- Paperback: 320 pages
- Publisher: Harper Perennial; Reprint edition (July 6, 2004)
- Language: English
- ISBN-10: 0060724277
- ISBN-13: 978-0060724276
- Product Dimensions: 5.3 x 0.7 x 8 inches
- Shipping Weight: 15.4 ounces (View shipping rates and policies)
- Average Customer Review: 4.4 out of 5 stars See all reviews (265 customer reviews)
- Amazon Best Sellers Rank: #23,761 in Books (See Top 100 in Books)
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I'm OK--You're OK Paperback – July 6, 2004
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About the Author
The late Thomas Harris was a Navy psychiatrist and a professor at the University of Arkansas. He practiced psychiatry in Sacramento, California and directed the Transactional Analysis Association.
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Top Customer Reviews
It may seem a little confusing at first, but if you stick with it, a new way of thinking about conversations emerges. The Parent - Adult -Child axis is still incredibly helpful in understanding our own behavior and that of others, and in providing a language with which to find a way of understanding.
The 3 roles are:
Parent- The admonitions and rules that a child heard from his parents and witnessed in what they did; the recording of external events. The no's, the don't's, the praise, the criticism. The author includes some common phrases I'm sure many people have heard from their parents such as "You're judged by the company you keep," "Clean your plate," "You can never trust a man/woman," and so on. This is the authority figure within each person, this is the part that tells others what they're doing wrong and doles out criticism or guidance, and when we beat ourselves up for doing something wrong or not doing enough this is the role we take on; that of the Parent.
Child- The feelings a person feels when he is experiences various interactions with other human beings, mostly his parents; the recording of internal events. Because very young children are unable to converse, most of their early recordings are feelings. Dr. Harris writes "The predominant by-product of the frustrating, civilizing process is negative feelings. On the basis of these feelings the little person early concludes, "I'm not OK" (p. 28). He goes on to say "Frequently we find ourselves in situations where we...find ourselves in a corner. These hook the "hook the Child," and cause a replay of the original feelings of frustration, rejection, or abandonment. When anger dominates his reason, we say his Child is in command" (p. 30). The Child also contains positive qualities including creativity.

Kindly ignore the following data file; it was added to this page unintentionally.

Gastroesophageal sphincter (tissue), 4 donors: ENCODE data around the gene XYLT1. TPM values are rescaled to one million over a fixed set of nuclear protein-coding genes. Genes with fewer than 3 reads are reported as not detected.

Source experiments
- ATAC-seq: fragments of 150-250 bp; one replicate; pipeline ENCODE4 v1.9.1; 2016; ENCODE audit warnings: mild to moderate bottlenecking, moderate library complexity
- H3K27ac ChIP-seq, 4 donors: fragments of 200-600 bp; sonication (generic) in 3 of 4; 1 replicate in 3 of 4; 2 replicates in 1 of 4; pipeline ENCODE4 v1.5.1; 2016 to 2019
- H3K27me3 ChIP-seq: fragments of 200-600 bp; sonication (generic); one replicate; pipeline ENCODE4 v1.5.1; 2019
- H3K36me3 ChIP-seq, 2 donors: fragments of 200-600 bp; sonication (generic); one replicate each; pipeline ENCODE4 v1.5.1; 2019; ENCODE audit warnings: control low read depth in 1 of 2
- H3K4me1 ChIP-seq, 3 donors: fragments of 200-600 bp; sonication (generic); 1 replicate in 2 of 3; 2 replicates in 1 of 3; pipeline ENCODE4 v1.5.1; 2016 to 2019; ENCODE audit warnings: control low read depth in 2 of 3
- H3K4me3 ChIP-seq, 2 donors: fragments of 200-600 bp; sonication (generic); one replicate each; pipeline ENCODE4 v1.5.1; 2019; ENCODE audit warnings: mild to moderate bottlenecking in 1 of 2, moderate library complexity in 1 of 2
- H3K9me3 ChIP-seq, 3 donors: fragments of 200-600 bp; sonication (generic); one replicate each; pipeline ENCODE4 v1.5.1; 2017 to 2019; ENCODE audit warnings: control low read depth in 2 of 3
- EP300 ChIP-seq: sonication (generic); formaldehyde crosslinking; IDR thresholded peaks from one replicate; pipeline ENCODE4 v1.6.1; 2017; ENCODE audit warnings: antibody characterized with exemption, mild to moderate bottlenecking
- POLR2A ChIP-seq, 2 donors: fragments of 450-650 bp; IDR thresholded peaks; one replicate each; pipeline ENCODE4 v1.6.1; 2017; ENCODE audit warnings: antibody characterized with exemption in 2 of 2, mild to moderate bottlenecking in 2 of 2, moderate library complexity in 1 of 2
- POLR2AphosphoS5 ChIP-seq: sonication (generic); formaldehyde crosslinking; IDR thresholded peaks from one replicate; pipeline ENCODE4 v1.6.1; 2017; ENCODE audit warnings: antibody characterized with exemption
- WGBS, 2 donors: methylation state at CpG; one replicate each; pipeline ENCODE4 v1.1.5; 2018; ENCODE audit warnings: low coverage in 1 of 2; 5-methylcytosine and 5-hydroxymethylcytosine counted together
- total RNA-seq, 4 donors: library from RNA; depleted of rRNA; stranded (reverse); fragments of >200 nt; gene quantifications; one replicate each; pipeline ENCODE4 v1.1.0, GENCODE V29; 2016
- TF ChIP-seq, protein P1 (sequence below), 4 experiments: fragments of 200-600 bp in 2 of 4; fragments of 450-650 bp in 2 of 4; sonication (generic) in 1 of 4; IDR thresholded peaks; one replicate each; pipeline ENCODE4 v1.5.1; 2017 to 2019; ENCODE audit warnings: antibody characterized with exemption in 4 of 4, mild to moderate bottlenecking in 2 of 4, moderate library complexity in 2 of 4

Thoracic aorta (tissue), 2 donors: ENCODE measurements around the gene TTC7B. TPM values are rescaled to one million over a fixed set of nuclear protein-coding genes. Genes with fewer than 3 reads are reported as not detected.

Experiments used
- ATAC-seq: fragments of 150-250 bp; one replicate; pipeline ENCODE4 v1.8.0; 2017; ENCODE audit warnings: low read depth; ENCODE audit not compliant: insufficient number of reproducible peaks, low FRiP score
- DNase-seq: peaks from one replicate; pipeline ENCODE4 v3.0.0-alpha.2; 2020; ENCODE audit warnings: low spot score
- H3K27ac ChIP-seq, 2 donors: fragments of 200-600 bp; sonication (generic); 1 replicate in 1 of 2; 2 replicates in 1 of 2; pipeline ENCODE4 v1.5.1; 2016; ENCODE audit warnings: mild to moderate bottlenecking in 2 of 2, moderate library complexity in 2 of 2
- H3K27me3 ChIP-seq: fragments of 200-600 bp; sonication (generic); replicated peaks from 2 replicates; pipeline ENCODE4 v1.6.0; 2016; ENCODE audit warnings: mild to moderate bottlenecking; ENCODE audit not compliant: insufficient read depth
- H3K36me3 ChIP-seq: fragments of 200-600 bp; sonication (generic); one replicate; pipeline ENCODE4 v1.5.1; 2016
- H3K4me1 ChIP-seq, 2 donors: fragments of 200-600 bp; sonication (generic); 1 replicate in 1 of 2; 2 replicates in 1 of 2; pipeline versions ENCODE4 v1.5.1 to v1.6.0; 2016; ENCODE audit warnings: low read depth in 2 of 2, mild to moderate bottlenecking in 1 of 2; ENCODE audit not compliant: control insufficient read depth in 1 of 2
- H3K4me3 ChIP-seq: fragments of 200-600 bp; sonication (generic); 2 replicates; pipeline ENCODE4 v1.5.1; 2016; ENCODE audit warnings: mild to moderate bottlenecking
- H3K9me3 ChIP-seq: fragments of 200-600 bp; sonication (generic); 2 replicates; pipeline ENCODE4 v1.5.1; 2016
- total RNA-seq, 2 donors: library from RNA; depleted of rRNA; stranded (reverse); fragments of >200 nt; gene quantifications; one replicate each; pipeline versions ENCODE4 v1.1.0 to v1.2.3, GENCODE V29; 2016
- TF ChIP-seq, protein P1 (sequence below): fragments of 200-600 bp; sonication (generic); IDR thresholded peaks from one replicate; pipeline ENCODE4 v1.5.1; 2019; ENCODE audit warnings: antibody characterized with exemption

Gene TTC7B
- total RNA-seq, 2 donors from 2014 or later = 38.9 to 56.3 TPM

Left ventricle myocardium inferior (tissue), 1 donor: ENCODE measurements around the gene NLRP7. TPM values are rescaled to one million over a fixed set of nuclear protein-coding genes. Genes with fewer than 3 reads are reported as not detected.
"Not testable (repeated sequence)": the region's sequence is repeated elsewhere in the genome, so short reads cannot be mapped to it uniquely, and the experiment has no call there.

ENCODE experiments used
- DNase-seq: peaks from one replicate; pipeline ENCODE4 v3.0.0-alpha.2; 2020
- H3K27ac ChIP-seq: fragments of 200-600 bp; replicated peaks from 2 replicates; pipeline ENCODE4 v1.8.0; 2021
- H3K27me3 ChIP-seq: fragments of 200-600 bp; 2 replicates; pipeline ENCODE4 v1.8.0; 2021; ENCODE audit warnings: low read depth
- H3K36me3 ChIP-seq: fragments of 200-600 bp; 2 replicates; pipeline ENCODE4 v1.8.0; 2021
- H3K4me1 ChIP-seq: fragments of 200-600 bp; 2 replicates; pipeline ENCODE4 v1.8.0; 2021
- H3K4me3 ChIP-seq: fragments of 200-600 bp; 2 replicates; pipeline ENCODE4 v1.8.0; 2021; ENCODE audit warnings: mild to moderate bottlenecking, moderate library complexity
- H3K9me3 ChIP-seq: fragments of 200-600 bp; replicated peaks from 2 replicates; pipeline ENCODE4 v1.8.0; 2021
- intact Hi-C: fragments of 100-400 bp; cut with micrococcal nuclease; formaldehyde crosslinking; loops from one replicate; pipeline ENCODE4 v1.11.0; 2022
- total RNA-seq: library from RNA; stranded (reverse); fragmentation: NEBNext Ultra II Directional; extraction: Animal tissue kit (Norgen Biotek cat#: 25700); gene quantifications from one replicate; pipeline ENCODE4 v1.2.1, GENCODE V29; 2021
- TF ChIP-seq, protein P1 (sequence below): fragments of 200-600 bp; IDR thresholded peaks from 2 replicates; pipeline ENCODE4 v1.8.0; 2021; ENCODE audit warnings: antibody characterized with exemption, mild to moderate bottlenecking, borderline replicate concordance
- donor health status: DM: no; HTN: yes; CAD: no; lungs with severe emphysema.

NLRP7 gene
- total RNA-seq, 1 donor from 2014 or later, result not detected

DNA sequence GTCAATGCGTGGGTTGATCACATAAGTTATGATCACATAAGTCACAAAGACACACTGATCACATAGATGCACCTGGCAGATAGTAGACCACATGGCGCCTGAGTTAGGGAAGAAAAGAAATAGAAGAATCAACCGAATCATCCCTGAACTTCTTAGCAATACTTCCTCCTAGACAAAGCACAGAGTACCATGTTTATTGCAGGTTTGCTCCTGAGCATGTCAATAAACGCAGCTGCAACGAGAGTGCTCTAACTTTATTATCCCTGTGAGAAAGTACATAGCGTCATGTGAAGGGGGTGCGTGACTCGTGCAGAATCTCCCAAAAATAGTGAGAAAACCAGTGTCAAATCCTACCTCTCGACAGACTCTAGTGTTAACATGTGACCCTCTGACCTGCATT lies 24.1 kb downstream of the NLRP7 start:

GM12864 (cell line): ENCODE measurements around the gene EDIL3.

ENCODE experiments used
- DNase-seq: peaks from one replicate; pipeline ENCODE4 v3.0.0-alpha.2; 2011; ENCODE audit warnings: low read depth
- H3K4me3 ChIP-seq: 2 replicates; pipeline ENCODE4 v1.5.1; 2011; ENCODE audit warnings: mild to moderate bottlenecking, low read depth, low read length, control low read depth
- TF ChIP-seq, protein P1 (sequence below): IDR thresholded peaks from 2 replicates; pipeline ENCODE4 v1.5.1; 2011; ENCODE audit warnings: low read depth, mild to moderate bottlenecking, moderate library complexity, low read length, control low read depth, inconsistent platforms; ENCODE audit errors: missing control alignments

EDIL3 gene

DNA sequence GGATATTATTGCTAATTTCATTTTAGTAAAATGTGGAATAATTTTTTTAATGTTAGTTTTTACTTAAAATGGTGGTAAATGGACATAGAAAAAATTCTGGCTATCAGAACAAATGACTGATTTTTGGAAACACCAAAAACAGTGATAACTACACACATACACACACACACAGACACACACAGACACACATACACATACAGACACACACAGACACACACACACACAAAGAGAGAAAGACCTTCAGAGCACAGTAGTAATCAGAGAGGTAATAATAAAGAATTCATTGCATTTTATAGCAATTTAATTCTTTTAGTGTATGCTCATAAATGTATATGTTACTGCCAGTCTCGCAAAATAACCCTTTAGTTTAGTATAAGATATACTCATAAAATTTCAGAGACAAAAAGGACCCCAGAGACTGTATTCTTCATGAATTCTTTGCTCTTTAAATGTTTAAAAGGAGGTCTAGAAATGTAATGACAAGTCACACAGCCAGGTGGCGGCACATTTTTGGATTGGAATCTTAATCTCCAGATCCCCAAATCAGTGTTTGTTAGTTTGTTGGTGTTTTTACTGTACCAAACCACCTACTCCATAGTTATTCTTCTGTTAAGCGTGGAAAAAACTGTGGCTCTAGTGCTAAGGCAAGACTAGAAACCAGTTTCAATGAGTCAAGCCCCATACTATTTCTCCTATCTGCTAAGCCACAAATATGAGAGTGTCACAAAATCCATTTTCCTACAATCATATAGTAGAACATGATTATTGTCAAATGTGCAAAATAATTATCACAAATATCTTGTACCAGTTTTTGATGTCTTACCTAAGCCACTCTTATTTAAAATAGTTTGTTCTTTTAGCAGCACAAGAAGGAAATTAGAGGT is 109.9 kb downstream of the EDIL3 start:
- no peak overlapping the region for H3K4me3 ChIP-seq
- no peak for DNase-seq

Adult- The ability to view reality objectively and make decisions based on those objective facts. "Adult data accumulates as a result of the child's ability to find out for himself what is different about life from the "taught concept" of life in his Parent and the "felt concept" of life in his Child. The Adult develops a "thought concept" of life based on data gathering and data processing" (pg. 31).
What happens when people in different psychological roles interact? What happens when a person's Child interacts with another person's Parent? Read this book to find out. Dr. Harris uses other terminology such as "strokes" (recognition or validation) and the various ways people go about attaining those strokes. A passage which caught my attention noted how Child-Child transactions rarely last very long. The author notes how the hippie movement faded because by cutting off the source of disapproval (Parent) the hippies also cut off their source of valid praise. "Boy to girl: "Of course I love you. I love everybody!" (p. 78). If everybody is special, strokes no longer mean anything.
He also elaborates on what he views as the 4 ego states a person can hold about himself and the other people:
-I'm Not OK, You're OK
-I'm OK, You're Not OK,
-I'm Not OK, You're Not OK,
-I'm OK, You're OK.
This was not necessarily a challenging read, though it caused me to think about how I interact with others, how the behavior of other people causes me to sometimes think irrationally ("hooking my Child"), and it's given me another way to view other human beings. Highly recommended.
I'm Not OK, You're OK 2. I'm Not OK, You're Not OK 3. I'm OK, You're Not OK 4. I'm OK, You're OK
I remember from my Social Worker class that the Transactional Analysis is the concept of the Parent, Adult, and Child ( P-A-C) ego states that are compose every one of our personalities.
The Parent ego state contains all the information we accept as true that we have gathered from authority figures including our parents.
The Adult ego state is the collection of all information that we have proven to ourselves as being true using our personal logic.
The Child ego state is our natural good and bad side of feelings - love, anger, greed, empathy
To understand yourself or others this is the book to read it will at least give you a break down on possible situations, feelings either your own or somebody's else.